It begins the session with a little success, and it oft-times gives me a hook to get them their faction mission: "While you're working as a scribe at the temple, a nondescript man comes up and asks if you can print a copy of a text. He unties a ribbon around a piece of vellum and shows you this."

Sometimes, when I ask, a player will say, "No, my 'day job' is practicing my skills," I'll ask if they know about vanities that allow them to earn gold for their other skills. I've had players look at a vanity, realize it suits their PC, immediately buy membership in a Hunting Lodge or a partnership in a trade caravan, and use that for a Day Job roll.

I agree that they're not worth much -- playing up a subtier once or twice will earn a PC much more than that -- but they help connect a character to the campaign setting, and that's a good thing.

The Exchange ****

you're selling off your skill ranks for some money. It's worth it to get to +15 so you can take 10 for 50gp.

From a raw power perspective, it's a nearly inconsequential amount of money in the grand scheme.


i still like it for flavor. even if i don't have ranks i plan to put a point one day into some sort of profession for all my characters.

for instance my rogue above has 1 rank in profession:sailor to be a front for the sleight of hand money he makes from being in the thieves guild. this allows him to afford to use his ship to attack chelaxian slave ships to free the slaves on them. (he is andoran, obviously)

my cleric of zon-kuthon has 1 rank in profession:torturer

i have a sylvan sorcerer with 5 ranks in craft:desserts

an elven ancient lorekeeper with profession:diplomat

a half orc rogue(skulking slayer/bandit) who has profession:bandit

a knowledge skill bard/wizard with profession:professor

all just nice for background flavor for the character

The Exchange ****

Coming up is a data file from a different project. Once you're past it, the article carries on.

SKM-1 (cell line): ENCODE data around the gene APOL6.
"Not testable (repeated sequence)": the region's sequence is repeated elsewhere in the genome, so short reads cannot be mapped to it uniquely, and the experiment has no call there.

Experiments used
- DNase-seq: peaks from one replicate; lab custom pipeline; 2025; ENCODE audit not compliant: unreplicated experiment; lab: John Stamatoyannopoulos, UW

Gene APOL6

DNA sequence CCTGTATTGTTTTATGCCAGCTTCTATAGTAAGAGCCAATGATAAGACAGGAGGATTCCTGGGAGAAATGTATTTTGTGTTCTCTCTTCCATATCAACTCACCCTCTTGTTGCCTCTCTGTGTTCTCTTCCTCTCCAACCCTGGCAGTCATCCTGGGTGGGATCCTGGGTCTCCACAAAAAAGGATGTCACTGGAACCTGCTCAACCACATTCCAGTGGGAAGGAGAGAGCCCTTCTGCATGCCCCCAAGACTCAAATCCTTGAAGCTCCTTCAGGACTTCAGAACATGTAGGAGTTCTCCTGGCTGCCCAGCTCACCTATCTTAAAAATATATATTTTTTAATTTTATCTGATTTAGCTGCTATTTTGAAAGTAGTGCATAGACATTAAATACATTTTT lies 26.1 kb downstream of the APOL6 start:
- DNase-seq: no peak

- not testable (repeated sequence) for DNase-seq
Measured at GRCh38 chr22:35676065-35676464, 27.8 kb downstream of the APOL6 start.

most of my characters do have day jobs :D

Sczarni *****

Profession skill is pretty cool. I have had GMs allow me to substitute my dayjob rolls in for other skills on several occasions, if it was reasonable.

Folnor Profession: Scribe was allowed to use it once to make a forgery.
Salvanar Profession: Soldier allowed to use it to determine defenses of a location which would be a Kn: Engineering check.
Ausk Profession: Sailor and that's useful every time he sails on his ship.


Walmart is hiring

(Specialized scroll store selling only various scrolls of 'wall' spells)

hehe :)

The Exchange ****

3 people marked this as a favorite.

One rank in a Profession can easily be worth it just for RP reasons.

Story time:

I have a Cleric and character introductions, I explain that he has the Love domain, with profession: matchmaker, so as he introduces himself to each PC he says, "so, are you currently involved in a long term relationship?"... this often leaves players speachless, but moving on, he forges ahead with the intro. I do this each game, players start to remember him by this...

Now flash forward to the middle of a dungeon crawl and we are searching a room. My cleric is against one wall of the room, when a LARGE secret door opens to reveal a LARGE demon right beside my cleric. The judge says - "what do you do?" and with out missing a beat I reply "I look up at the Demon and say 'so, are you currently involved in a long term relationship?'"

One skill rank? totally worth it.


I don't think day job rolls are very important to the overall success of a Pathfinder's career. However, I believe they offer a great chance for some fun RP, especially with some of the content in the Pathfinder Society Field Guide.

Shadow Lodge ***

I've got little love for adding flavour via a day job, but to add to Kinevon's analysis, almost every character has a high int (craft), wis (profession) or cha (perform) score, and for the low, low price of a single rank, you're doing yourself little harm.

The extra few gp - even 25gp over the long haul - could get you over the line to spend something you might not otherwise be able to afford without having to sell something else. (ie. 19995gp instead of 20000+ for that tasty ring of invisibility! think of the gold!)